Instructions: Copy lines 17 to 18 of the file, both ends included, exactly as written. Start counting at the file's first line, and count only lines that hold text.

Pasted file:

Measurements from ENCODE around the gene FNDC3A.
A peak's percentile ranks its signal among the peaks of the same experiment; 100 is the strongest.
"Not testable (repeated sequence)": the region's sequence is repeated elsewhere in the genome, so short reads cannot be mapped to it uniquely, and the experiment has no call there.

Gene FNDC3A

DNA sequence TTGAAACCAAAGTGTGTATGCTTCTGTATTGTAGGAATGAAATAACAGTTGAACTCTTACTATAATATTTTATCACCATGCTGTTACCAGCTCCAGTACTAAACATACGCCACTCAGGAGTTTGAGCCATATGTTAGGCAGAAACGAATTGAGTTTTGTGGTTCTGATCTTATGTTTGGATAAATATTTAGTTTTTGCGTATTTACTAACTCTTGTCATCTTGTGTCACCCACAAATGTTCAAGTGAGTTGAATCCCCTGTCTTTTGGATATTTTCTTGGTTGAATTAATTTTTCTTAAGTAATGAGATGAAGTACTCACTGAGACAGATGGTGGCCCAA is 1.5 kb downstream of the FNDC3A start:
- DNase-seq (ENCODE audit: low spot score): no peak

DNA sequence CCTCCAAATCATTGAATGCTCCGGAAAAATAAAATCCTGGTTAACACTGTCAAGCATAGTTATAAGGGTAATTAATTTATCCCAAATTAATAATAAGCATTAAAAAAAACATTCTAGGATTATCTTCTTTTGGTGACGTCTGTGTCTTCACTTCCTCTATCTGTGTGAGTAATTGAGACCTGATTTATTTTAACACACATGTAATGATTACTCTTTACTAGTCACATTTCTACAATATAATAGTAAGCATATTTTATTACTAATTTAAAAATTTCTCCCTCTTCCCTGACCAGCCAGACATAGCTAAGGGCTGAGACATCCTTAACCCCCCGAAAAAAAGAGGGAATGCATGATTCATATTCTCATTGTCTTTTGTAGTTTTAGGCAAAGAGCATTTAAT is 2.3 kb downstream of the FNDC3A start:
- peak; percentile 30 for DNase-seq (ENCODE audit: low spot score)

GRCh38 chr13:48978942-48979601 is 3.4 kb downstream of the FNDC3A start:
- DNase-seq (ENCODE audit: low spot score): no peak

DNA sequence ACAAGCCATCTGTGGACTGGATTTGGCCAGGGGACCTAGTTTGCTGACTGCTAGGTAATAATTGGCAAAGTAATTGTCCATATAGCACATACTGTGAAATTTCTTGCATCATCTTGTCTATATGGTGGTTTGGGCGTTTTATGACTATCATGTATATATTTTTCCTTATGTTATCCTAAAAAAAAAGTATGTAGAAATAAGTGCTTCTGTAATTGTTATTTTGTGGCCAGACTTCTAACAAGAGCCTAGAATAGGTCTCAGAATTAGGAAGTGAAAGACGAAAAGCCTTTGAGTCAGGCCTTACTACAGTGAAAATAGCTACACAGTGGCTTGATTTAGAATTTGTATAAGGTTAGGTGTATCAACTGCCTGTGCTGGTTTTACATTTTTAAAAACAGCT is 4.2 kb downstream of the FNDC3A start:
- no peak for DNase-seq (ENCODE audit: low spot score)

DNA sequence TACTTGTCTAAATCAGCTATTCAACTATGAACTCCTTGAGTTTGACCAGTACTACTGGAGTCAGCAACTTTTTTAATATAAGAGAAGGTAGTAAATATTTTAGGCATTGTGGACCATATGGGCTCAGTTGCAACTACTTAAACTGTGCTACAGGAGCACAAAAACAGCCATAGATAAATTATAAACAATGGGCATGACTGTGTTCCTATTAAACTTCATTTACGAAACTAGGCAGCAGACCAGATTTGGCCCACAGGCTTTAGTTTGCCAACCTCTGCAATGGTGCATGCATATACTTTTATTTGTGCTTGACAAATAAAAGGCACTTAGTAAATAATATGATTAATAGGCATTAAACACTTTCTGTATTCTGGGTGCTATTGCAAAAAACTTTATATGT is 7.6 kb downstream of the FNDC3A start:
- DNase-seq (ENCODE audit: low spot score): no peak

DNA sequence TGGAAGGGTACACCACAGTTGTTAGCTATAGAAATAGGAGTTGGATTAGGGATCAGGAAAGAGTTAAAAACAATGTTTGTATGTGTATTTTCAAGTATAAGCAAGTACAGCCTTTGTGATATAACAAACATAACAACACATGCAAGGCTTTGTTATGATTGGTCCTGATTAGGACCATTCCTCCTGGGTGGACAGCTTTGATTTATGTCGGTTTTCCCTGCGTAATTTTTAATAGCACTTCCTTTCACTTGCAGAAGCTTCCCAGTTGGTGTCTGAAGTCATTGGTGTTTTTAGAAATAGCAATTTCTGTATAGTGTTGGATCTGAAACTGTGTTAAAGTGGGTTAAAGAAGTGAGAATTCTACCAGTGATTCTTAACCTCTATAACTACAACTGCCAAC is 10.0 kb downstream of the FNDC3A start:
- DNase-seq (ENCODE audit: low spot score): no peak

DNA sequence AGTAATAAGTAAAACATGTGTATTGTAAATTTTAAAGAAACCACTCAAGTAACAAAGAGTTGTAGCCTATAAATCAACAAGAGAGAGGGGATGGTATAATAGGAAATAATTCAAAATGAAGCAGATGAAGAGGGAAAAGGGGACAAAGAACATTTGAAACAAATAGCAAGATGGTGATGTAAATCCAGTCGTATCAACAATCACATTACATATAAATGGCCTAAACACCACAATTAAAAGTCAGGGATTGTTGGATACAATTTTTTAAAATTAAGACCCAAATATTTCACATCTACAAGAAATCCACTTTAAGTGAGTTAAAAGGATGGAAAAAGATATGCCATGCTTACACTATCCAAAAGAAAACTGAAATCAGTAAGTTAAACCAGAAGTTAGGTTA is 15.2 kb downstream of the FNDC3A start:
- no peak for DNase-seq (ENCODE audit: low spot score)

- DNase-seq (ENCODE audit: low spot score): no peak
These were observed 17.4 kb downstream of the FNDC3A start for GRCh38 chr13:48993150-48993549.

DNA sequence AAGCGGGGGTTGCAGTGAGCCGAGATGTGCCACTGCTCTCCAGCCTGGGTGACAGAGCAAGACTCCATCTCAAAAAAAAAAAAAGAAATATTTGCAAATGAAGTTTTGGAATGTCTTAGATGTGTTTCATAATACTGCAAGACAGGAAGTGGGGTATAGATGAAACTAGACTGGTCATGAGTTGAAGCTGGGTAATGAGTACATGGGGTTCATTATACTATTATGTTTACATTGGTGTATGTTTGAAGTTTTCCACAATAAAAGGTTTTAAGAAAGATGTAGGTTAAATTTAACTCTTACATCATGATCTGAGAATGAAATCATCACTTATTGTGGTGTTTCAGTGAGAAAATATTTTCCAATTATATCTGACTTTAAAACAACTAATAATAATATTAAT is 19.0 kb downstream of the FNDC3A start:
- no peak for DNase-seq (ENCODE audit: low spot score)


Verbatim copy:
DNA sequence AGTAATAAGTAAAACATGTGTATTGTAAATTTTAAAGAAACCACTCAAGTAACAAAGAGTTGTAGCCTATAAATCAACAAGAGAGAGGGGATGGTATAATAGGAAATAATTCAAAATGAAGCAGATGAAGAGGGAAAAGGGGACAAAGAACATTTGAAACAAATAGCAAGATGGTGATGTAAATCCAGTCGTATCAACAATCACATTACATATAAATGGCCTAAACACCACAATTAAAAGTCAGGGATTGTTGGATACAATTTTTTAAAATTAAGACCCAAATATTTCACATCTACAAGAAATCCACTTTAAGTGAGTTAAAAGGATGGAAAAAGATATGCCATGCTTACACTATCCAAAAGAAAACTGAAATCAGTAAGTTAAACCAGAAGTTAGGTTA is 15.2 kb downstream of the FNDC3A start:
- no peak for DNase-seq (ENCODE audit: low spot score)